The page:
A FORMER detective has expressed doubt that a child killer up for parole could be reformed.

Phil Roberts, a former Llanfyllin High School pupil, who played rugby for Welshpool Town, was a Detective Sergeant involved in the questioning of Jon Venables and Robert Thompson – the killers of James Bulger – in the weeks after the toddler’s murder.

This week Ralph Bulger, the father of James, said that one of his son’s killers could soon be released from prison with a new identity.

Mr Bulger told the Daily Mirror that the “predatory killer” formerly known as Jon Venables will be eligible for parole within weeks.

Two-year-old James was tortured and killed by Venables and Thompson, who were both aged 10, after they snatched him from a shopping centre in Bootle, Merseyside, in February 1993.

Mr Roberts, of Llanrhaeadr, who was called in to help with the investigation 26 years ago, organising a team of officers to arrest Venables, and heading up the team that arrested Thompson, questioned him and ultimately charged him.

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Speaking to the County Times Mr Roberts says given Venables’ convictions since, he is doubtful he will ever be reformed.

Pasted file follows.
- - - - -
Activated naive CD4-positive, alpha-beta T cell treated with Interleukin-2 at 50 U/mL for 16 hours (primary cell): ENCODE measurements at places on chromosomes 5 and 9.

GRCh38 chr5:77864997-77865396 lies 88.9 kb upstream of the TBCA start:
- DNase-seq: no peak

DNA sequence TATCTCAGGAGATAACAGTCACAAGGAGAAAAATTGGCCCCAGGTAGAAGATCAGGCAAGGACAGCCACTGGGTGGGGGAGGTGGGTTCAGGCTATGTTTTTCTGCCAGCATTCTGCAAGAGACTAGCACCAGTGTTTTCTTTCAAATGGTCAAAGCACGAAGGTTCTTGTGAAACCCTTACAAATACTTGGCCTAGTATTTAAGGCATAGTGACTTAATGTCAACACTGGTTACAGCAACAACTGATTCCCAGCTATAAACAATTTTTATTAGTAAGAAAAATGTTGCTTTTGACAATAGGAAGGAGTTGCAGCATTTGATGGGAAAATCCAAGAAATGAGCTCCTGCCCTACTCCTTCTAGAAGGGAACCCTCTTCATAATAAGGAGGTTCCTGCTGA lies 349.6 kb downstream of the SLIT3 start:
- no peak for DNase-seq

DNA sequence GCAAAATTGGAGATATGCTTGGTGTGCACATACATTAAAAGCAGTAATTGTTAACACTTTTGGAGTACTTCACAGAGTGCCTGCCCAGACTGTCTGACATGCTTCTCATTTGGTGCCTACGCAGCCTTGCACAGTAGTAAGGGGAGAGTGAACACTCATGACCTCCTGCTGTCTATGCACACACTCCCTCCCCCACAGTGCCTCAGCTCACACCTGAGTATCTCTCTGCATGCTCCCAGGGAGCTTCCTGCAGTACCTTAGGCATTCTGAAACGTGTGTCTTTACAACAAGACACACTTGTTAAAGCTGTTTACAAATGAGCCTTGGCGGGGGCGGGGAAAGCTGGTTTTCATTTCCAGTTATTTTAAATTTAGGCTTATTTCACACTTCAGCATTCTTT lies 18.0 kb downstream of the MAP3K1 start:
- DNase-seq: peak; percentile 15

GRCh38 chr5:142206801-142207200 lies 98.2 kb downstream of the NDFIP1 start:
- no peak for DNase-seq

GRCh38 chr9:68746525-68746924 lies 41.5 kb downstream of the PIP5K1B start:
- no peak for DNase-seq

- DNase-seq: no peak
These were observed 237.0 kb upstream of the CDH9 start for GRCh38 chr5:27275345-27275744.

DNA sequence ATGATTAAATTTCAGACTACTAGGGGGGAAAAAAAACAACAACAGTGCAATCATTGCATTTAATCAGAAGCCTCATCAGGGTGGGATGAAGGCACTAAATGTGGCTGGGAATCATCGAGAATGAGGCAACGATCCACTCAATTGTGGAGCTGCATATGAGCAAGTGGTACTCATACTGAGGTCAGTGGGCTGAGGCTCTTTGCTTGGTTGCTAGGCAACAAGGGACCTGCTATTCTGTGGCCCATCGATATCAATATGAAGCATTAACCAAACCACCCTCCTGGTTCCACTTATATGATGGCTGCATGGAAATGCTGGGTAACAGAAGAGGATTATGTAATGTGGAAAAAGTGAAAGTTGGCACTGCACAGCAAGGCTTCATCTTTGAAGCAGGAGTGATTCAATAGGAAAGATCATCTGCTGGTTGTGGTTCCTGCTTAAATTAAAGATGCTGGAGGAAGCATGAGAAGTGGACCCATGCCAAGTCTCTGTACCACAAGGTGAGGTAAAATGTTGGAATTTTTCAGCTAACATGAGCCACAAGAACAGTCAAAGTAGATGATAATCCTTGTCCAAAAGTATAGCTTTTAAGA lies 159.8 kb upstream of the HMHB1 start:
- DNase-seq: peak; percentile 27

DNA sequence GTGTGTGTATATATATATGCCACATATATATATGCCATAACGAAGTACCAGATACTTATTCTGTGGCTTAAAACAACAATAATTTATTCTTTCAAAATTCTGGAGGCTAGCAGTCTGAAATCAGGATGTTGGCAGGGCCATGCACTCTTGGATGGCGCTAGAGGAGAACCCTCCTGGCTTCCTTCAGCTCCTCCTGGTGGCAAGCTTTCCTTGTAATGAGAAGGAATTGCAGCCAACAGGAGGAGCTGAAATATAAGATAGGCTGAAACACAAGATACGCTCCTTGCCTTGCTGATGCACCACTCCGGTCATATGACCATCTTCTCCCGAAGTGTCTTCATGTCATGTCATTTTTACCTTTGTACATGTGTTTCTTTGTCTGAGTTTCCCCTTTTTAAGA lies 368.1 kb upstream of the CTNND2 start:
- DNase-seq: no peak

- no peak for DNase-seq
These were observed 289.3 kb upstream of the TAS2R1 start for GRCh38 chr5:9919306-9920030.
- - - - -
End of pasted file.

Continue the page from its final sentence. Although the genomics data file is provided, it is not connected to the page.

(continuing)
“He (Venables) has been given every opportunity to change his ways and it doesn’t appear to have worked.”

Mr Roberts added: “He seems to come under special consideration but they (the parole board) are not the ones who would be subject to any offences he may commit in the future.

“You just have to trust the conclusion they come to.”

Venables and Thompson were jailed for life but released on licence with new identities in 2001. Venables, 36, has been returned to prison in 2010 and 2017 for possessing indecent images of children. He is currently serving a 40-month sentence.

Half his sentence will have been served in October, with the Daily Mirror reporting a parole hearing will follow at a date to be determined by the Ministry of Justice.

Mr Roberts said he believes it is the family of James Bulger who should be given most consideration.

“I’m really more for the victims, than the offenders”, he said.

“It comes up every day. Every time something happens they are reminded – there is no way they can shake it off, they will always be affected.

“Where is the consideration for them? I feel so sorry for them.”